Alabaster’s home-building market seeing effects of 119 moratorium

By NEAL WAGNER / Managing Editor

ALABASTER – Alabaster’s home-building market is seeing the effects of the city’s yearlong moratorium on new housing development along the Alabama 119 corridor, as the number of new homes built in the city so far this year is down significantly from last year.

In August 2018, the Alabaster City Council voted to enact the yearlong moratorium in an effort to address traffic congestion along the Alabama 119 corridor.

The moratorium only includes new residential development along the corridor. Residential developments approved by the city and with preliminary neighborhood plats submitted before the moratorium was enacted, such as the under-construction Mallard Landing neighborhood off Smokey Road, were allowed to move forward.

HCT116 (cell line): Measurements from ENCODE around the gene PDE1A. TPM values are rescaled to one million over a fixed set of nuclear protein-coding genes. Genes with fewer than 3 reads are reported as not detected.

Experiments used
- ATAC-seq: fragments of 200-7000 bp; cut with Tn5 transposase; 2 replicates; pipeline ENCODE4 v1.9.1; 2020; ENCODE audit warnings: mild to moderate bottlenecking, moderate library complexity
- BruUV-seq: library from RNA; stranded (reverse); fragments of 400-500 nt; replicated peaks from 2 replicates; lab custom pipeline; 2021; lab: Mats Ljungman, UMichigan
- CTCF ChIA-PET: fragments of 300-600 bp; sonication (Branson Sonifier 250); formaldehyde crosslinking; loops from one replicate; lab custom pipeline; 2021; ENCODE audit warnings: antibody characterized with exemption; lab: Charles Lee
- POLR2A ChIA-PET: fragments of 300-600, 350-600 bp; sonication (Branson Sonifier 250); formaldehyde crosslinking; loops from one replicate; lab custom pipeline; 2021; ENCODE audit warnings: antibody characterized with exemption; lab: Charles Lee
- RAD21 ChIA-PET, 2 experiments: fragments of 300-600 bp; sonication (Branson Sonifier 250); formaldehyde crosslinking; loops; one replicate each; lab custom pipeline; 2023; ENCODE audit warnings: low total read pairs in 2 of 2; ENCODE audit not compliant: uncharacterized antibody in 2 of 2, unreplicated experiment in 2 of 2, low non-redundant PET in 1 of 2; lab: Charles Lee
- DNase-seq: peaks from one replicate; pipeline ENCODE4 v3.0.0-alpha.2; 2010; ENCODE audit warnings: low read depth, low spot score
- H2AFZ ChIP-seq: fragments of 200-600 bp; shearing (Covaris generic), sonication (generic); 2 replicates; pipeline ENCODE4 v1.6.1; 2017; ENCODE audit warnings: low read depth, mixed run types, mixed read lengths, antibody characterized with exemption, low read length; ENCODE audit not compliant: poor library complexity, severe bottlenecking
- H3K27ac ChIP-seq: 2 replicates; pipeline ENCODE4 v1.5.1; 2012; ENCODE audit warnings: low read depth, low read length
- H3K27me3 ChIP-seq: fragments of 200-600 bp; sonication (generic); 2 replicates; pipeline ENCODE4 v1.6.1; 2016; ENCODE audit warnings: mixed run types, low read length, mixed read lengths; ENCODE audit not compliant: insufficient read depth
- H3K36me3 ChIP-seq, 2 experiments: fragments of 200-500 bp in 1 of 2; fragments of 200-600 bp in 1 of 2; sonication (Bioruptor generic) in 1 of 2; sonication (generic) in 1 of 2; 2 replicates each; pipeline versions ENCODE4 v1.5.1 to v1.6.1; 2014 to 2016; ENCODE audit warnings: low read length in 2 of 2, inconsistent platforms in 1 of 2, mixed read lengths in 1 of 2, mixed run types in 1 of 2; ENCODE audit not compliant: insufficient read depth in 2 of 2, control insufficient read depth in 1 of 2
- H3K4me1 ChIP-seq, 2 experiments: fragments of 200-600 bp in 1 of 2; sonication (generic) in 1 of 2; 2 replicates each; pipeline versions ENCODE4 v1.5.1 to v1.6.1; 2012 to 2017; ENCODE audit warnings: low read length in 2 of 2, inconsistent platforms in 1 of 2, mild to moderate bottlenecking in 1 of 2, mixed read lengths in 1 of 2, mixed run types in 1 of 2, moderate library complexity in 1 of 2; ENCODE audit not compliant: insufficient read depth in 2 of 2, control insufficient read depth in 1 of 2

The moratorium applies to most of the southern end of Alabaster: South of Fulton Springs Road and Kent Dairy Road, west of Interstate 65 and east of Shelby County 17.

The moratorium seems to be having an effect on new housing developments in the city, as the Alabaster Fire Department’s Building and Fire Prevention Services Department issued no new home building permits in March, and had only issued four new home building permits for projects totaling about $1.6 million through the first three months of this year.

During the same time period last year, the city had issued 12 new home building permits for projects valued at a total of about $3.7 million.

Residential addition and remodel permits are up in value over last year. Through the end of March, the city had issued 22 residential addition or remodel permits for projects valued at a total of $647,404, compared to 43 such permits last year for projects valued at a total of $594,921.

New commercial building is also down this year compared with last year. Alabaster has only issued one permit for a new commercial building valued at $59,540 this year, compared to two such permits last year valued at a total of about $1.6 million.

Commercial additions and remodels are about on-par with last year, as the city had issued 26 permits for projects valued at a total of about $995,184 through the end of this March. Last year, the city had issued 11 such permits for projects valued at total of about $1.2 million.